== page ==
The Paycheck

It’s the main reason most of us work in an office.  We need it to pay for things like our home, food, electricity, cell phones, debt, travel, etc.  The majority of us spend 1/3 of our daily lives working for our money.

Working in an office allows us to make pretty good money as well.  I really liked making sandwiches in high school, but it didn’t pay much more than minimum wage.  Most physical labor jobs don’t pay as well as office jobs.  It’s unfortunate.  Most jobs that would be a lot of fun don’t pay much either.

If money is the real reason we spend 40 hours a week stuck in a dull cubicle, then why do we always seem to be short on it?  We buy homes and cars that we can’t afford.  We have credit card debt and student loans that may take 15-30 years to pay off.  Why do we always seem to spend the same amount that we make?

I think that a big step to happiness in an office job is saving money.  I don’t mean just contributing to your 401k and IRA for retirement.  I mean actually chunking money away into a savings account or other liquid fund.  Something that we can watch grow and actually use when we need it.

This is more about the satisfaction of making the money than the being rich.  We need to feel like we are accomplishing something in life and if you can see that bank account number go up after each paycheck you will feel pretty happy.

It used to be that I made just enough to cover my mortgage and other expenses.  I was perfectly fine and even contributed to my retirement accounts.  The problem with this is that we seem to get the feeling of just “floating by”.  We are able to live comfortably with our income and expense, but it never actually feels like we are getting ahead.

As I gradually made more money over the years, I decided that I didn’t need to increase my standard of living.  I spent the same amount on my home, food, entertainment, and other expenses.  I just put the extra money in my savings account.  As I watched that number go up every month, I felt pretty happy about it.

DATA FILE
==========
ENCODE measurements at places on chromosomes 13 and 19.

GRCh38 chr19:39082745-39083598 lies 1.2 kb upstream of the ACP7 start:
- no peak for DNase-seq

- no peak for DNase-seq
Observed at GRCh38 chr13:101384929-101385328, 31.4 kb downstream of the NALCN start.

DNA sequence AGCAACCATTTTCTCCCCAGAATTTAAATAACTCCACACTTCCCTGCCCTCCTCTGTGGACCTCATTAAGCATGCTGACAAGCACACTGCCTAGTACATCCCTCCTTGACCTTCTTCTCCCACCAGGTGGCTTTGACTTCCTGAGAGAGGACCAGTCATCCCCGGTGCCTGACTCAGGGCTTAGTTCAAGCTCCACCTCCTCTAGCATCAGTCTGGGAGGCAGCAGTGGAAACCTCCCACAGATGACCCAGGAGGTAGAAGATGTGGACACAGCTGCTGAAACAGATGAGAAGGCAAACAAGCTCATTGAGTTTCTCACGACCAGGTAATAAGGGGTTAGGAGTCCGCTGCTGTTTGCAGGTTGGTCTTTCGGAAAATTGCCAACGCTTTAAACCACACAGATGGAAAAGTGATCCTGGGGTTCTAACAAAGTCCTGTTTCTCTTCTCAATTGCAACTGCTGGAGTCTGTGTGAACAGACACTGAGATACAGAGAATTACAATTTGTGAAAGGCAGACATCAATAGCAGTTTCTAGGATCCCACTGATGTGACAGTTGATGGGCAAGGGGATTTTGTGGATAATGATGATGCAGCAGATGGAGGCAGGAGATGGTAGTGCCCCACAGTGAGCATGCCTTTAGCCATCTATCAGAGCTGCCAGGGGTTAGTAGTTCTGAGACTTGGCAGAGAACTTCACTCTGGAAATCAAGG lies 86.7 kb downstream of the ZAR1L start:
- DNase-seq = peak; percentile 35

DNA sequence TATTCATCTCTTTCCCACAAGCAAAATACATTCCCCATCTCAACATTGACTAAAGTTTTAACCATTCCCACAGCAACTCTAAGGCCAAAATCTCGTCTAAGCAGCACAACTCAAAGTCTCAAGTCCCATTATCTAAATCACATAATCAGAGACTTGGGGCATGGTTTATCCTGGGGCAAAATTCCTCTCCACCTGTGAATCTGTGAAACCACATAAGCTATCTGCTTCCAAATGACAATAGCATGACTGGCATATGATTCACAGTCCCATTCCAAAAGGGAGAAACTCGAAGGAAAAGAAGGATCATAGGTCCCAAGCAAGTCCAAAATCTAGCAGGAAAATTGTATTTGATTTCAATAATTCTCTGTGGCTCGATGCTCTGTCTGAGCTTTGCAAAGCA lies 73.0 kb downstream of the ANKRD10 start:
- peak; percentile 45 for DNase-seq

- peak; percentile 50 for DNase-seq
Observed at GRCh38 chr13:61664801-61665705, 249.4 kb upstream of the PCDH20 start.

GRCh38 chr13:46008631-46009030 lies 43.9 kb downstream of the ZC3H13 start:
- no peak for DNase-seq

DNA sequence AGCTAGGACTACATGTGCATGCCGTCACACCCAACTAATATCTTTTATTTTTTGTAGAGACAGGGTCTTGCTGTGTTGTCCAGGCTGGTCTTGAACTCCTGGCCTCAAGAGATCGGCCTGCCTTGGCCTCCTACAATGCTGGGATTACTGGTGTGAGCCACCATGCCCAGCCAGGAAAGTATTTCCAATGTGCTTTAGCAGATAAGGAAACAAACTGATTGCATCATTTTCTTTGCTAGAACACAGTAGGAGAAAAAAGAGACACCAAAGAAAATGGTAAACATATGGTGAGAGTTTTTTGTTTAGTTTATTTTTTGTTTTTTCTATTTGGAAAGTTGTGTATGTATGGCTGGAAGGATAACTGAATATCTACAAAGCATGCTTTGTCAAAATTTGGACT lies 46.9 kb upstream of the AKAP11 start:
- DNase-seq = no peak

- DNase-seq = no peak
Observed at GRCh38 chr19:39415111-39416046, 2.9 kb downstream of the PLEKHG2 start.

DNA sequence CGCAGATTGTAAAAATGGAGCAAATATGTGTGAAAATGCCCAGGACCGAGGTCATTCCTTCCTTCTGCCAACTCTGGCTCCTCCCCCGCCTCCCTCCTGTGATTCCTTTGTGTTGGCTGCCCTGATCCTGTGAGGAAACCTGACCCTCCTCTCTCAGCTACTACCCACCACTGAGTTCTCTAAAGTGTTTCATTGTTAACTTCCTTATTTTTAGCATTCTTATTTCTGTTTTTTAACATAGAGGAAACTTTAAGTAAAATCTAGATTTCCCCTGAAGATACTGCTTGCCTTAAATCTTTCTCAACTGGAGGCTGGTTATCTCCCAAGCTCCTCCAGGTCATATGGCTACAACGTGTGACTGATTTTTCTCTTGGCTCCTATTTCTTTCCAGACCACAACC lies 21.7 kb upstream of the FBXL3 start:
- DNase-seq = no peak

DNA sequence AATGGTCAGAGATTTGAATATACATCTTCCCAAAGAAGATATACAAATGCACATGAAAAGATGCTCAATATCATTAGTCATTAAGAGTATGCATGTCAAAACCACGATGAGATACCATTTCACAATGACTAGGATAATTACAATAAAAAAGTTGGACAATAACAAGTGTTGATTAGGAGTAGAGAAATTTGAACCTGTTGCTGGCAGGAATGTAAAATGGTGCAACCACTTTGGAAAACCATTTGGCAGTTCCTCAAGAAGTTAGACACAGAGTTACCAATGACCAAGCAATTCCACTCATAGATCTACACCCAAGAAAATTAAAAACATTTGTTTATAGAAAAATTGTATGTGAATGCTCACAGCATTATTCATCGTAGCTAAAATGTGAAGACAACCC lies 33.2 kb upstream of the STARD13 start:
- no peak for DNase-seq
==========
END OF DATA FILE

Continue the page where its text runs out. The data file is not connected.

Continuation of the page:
I think that this “accomplishment” of saving money is pretty rewarding.  This is important when you work in an office job that doesn’t provide a sense of reward or accomplishment.  If a construction worker can look at the house he/she built and a cook can look at the meal he/she made, we can at least look at a number in the bank account.

It’s hard in a culture of consumerism to do this though.  The television tells you to buy new things constantly.  Everyone seems to need a bigger and better house.  People buy new cars every couple of years.  Advertising and marketing firms make millions of dollars every year by getting you to spend every cent you have.

The world is not against us, but it’s certainly not looking out for our wellbeing.  We need to save money to be happy.  We need to feel like we are actually getting somewhere in life.  We need to stop floating by.

If you want to be happy save for retirement, live in an affordable house, make due with what you have, don’t buy new cars, and stop buying junk that will just clutter up your life.  You can spend your money, but be more conscious of it.  Spend it on things that will make you happy.  Don’t buy things just because they are new and exciting.  The TV doesn’t know what you need, you do.

Most of us are bored with our jobs.  For us, payday is the best day of the month.  Why blow all of that on things we don’t need?


2 thoughts on “The Paycheck

  1. Pingback: On lack of reward « Surviving the Cubicle

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